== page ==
How to Avoid Bankruptcy During COVID-19

How to Avoid Bankruptcy During COVID-19

Are you on the brink of financial ruin? Learning how to avoid bankruptcy is vital because it can reduce your credit score by as much as 200 points. Also, a bankruptcy will stay on your credit for at least seven years. 

To avoid bankruptcy, create a sound financial plan. Assess your finances, and cut your expenses.

After, work with your loan providers to get a forbearance or a lower payment. If you’re struggling with business debt, you can avoid company bankruptcy by borrowing additional money or trimming operations. 

This article will explain how to avoid bankruptcy and overextending finances. Read further to know more.

Assess Your Finances 

Conduct a full assessment of your assets and income. First, determine if you can make payments in the coming months. 

Then, list all of your monthly income, including unemployment income. Record your net income as well. Your net income is the amount deposited into your account after deductions (i.e. taxes). 

After, add up all expenses in the form of bills, mortgage payments, groceries, etc. Subtract your expenses from your net income. The leftover amount will go toward your debt obligations. 

Add all minimum monthly payment debt obligations. Subtract this number from the monthly income. 

Develop a Plan

If your debt and expenses exceed your income, strategize for the future. Will you make more money in the coming months? If so, include additional income opportunities in your calculations.

If there are no job prospects on the horizon, look for other moneymaking ventures. Ask yourself two key questions:

  • Can you sell anything around the home? 
  • Can I make extra money from a part-time job or a freelance gig?

You can find many online jobs that will require diverse skills. Further, more companies are offering outsourcing and freelance jobs instead of traditional work opportunities. 

Besides additional work, look for ways to save money. If you need clothes in the future, shop at thrift stores. You can reduce your grocery budget each month. Plus, you can look for the best deals wherever possible.

Your local grocery store may provide coupons. You can also search online for digital coupons. 

Work with Your Lenders

Officials encourage struggling homeowners to work with their lenders to get relief. If you’re swimming in debt, contact your lenders to work out a payment plan. In many cases, loan providers may put a freeze on your payment schedules.

In response to the covid crisis, many mortgage companies have created relief programs for qualified borrowers. If you have a mortgage, ask your loan carrier if you can apply for a forbearance.

Forbearance means the lender will either suspend or reduce payments. If you get a payment suspension, you can resume payments at a later date, allowing you to improve your financial situation in the meantime.

Refinancing your mortgage is another option. You can refinance your mortgage to get a lower interest rate or payment.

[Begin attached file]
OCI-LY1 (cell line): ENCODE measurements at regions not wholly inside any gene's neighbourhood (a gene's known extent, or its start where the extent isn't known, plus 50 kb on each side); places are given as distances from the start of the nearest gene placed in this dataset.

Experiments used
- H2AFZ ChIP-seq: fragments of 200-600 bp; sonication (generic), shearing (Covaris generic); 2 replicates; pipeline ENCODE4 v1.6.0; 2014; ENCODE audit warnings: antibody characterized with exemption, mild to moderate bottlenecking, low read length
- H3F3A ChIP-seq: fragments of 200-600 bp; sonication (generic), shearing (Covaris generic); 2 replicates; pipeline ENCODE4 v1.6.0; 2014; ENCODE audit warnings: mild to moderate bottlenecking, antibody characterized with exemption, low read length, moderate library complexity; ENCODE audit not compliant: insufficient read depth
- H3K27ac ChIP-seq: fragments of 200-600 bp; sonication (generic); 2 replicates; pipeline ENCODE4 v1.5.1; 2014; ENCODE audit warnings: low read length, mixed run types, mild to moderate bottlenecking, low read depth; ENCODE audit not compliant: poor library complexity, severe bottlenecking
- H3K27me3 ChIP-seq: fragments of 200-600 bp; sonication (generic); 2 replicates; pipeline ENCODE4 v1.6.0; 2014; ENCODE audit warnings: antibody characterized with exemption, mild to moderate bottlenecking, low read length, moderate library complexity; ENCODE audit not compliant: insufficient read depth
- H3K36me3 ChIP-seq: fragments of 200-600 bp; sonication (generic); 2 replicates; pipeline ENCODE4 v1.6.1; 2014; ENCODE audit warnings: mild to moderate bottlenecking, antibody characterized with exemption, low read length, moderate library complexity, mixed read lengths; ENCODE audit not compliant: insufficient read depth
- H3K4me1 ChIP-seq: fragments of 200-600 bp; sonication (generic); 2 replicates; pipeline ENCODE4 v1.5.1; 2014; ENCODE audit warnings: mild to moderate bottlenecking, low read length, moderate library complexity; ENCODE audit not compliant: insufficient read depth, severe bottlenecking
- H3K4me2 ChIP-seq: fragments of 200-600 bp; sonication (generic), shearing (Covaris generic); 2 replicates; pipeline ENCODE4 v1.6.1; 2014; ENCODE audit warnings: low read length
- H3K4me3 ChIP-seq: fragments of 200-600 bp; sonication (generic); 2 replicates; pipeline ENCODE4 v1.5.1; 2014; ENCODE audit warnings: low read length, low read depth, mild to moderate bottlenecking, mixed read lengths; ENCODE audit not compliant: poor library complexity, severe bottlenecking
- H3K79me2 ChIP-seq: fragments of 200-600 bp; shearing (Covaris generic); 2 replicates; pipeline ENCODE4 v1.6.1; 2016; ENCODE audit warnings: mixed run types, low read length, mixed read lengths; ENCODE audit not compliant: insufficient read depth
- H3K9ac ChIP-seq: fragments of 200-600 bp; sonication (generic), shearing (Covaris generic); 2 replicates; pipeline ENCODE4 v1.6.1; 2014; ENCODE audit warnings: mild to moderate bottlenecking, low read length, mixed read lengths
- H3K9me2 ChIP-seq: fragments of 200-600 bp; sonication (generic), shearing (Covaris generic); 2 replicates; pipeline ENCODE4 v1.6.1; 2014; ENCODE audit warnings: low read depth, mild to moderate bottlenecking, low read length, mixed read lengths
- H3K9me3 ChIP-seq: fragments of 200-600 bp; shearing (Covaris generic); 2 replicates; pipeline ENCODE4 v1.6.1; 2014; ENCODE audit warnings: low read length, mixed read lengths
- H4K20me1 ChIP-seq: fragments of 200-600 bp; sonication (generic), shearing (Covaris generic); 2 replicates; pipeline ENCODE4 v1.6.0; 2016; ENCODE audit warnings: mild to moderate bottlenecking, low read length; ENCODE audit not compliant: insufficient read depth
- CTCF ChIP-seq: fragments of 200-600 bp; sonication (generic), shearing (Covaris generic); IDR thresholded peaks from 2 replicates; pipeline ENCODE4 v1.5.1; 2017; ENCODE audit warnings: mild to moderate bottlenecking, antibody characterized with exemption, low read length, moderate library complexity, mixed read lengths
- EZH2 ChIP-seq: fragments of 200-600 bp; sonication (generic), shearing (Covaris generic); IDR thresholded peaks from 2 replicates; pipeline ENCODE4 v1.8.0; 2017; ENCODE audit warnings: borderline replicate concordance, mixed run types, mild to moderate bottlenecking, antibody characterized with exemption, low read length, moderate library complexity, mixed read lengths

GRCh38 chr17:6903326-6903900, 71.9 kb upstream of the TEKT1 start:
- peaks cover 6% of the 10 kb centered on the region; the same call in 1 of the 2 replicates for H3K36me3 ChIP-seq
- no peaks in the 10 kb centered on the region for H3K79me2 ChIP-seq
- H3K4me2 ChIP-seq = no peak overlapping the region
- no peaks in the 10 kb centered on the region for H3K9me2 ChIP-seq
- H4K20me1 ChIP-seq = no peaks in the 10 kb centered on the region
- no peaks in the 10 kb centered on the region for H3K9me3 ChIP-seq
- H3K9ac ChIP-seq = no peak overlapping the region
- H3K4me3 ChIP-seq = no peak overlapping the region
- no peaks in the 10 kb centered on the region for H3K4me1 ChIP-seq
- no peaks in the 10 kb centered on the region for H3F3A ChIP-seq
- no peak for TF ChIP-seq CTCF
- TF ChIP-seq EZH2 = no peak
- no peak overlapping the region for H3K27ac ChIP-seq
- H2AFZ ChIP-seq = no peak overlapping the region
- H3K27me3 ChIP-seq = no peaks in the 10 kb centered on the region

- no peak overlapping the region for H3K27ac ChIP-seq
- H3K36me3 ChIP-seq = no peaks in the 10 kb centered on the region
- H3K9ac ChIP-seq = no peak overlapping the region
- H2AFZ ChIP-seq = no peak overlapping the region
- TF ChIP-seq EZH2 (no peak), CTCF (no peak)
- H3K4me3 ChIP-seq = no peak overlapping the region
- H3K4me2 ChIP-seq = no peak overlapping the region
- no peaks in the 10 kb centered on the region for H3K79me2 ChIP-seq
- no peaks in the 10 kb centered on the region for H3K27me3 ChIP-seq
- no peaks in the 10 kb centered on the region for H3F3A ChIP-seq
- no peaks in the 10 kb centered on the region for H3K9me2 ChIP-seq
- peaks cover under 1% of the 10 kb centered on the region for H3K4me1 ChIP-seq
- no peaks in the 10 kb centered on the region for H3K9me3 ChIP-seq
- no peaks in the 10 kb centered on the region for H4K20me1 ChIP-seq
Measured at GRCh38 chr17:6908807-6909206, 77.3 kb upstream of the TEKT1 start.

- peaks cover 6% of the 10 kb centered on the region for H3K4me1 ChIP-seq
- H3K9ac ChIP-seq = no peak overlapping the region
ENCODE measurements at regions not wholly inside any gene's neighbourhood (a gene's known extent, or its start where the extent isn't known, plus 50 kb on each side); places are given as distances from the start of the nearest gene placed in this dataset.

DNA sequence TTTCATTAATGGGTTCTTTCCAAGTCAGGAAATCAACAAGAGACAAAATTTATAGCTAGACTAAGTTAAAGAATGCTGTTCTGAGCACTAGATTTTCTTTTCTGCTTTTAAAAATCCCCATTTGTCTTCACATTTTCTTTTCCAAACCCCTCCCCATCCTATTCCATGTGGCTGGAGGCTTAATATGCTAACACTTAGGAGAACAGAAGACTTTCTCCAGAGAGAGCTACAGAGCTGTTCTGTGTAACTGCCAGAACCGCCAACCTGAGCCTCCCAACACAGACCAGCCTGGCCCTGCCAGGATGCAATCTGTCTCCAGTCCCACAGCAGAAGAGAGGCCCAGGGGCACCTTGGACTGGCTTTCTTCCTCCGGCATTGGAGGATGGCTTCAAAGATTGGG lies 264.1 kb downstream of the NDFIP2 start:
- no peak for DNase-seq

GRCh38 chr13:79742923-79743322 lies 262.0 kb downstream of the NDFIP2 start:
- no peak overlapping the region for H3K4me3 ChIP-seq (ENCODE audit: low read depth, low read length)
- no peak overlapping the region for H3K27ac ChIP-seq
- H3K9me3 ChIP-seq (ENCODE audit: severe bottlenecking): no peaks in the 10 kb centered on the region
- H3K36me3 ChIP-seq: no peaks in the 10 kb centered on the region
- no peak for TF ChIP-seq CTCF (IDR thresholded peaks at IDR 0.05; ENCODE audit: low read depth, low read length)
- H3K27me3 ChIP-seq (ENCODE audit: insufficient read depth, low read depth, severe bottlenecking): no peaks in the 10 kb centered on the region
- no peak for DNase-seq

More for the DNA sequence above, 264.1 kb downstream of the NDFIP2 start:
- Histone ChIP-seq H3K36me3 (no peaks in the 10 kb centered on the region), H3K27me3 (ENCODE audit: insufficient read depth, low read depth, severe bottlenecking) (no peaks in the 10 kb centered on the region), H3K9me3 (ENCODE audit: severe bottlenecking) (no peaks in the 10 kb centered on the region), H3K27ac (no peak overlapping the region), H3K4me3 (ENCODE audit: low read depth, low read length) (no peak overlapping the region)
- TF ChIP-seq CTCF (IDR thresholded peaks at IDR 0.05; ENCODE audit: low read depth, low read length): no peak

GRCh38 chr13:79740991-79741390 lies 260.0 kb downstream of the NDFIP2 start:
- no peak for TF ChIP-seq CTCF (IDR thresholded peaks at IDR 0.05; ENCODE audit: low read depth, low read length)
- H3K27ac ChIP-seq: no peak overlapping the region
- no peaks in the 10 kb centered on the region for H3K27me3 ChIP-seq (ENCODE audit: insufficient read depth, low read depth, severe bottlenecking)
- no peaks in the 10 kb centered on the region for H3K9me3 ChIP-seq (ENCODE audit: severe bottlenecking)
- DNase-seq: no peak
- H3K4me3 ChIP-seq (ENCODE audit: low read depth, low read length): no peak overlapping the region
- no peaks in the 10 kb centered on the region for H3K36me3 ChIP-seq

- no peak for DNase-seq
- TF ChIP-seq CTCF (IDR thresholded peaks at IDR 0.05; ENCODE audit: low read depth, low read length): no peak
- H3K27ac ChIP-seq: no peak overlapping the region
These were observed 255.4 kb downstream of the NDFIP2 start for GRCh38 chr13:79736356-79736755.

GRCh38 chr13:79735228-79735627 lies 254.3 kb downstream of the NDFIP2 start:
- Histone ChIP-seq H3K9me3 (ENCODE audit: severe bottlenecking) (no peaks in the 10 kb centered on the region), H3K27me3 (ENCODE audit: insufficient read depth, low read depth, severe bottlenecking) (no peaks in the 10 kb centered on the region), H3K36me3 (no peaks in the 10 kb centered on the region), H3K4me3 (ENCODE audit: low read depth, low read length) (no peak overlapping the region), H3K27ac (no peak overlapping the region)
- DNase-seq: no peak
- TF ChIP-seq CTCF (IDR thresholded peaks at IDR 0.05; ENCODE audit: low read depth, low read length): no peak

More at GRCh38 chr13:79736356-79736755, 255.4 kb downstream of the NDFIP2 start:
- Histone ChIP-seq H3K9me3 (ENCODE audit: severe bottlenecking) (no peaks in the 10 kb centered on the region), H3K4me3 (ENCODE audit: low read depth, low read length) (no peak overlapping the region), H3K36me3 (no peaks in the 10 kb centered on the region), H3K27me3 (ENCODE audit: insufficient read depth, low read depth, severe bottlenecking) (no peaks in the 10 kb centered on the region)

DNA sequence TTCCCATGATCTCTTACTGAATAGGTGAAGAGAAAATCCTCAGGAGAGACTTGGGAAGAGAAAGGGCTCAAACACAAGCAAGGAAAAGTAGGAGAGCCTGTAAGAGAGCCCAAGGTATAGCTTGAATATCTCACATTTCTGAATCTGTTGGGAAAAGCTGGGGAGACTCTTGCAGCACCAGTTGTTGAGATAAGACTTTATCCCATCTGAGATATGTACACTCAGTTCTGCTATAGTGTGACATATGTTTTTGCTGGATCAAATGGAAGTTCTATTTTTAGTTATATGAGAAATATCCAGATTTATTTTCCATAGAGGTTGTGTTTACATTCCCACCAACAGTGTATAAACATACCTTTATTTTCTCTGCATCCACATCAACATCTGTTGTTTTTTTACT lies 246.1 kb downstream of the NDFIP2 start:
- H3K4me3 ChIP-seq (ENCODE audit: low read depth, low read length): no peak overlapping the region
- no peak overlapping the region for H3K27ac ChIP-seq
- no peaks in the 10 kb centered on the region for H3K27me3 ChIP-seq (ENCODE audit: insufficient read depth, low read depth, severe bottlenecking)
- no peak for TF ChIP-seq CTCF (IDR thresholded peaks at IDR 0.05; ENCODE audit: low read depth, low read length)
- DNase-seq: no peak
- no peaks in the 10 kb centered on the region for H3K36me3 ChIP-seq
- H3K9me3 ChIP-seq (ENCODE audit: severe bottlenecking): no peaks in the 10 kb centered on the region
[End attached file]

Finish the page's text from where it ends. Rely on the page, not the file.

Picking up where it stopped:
You can come to an arrangement with other lenders that provide:

  • Car loans
  • Credit cards
  • Student loans
  • Business loans

In some cases, business loans may be too much of a debt burden. If you’re considering an SBA loan bankruptcy, for example, this option could make sense depending on what type of business entity you have. 

If you still feel lost, contact a credit counseling agency for further guidance. A counselor can assess your finances and help you craft a viable path forward.

They can help you create a sound debt management plan (DMP). They can even negotiate a lower interest rate or balance on your behalf. 

Seek Help From Your State Government

Unfortunately, the federal government has no mortgage relief program for homeowners who don’t have a government-backed mortgage. However, you may find relief from state or local governments. 

Some utility providers are offering relief for struggling customers. For instance, states like California are offering payment-assistance services for utility bills.  

Borrow Money

Borrowing money can be tricky, as you don’t want to add more debt during this difficult time. If you must borrow money, you can take out a line of credit if you have equity in your home.

In some cases, you could borrow up to 85% of your home’s value. You can use the money to pay off debts and other obligations. 

Borrowing from Family and Friends

If you don’t feel comfortable borrowing from institutions, family and friends can help you. They may also give you money as a gift.

If you need to borrow money, you’ll be in a better position dealing with people you know. However, note the agreement in writing. Also, outline the payment plan and the loan terms. 

Tap Into Your Savings

You can withdraw money from your retirement account, but you could face a penalty or a higher tax bill. If you withdraw money from an IRA before 59, you could face a 10% penalty on the amount withdrawn. 

Consider the IRA option if you must pay short-term expenses. Moreover, use any savings that you have. 

How to Avoid Bankruptcy the Right Way

If you want to know how to avoid bankruptcy, try to save money wherever you can. You can reduce your grocery or entertainment budget. Cutting expenses can get you through hard times, especially if you foresee a better future in the coming months.

You can also contact your lenders to work out a short-term or long-term payment plan. For additional help, contact your state government to see if local relief programs are available. 

Interested in reading more? Read more on our blog to gain insight into other topics. 

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Christophe Rude

Christophe Rude

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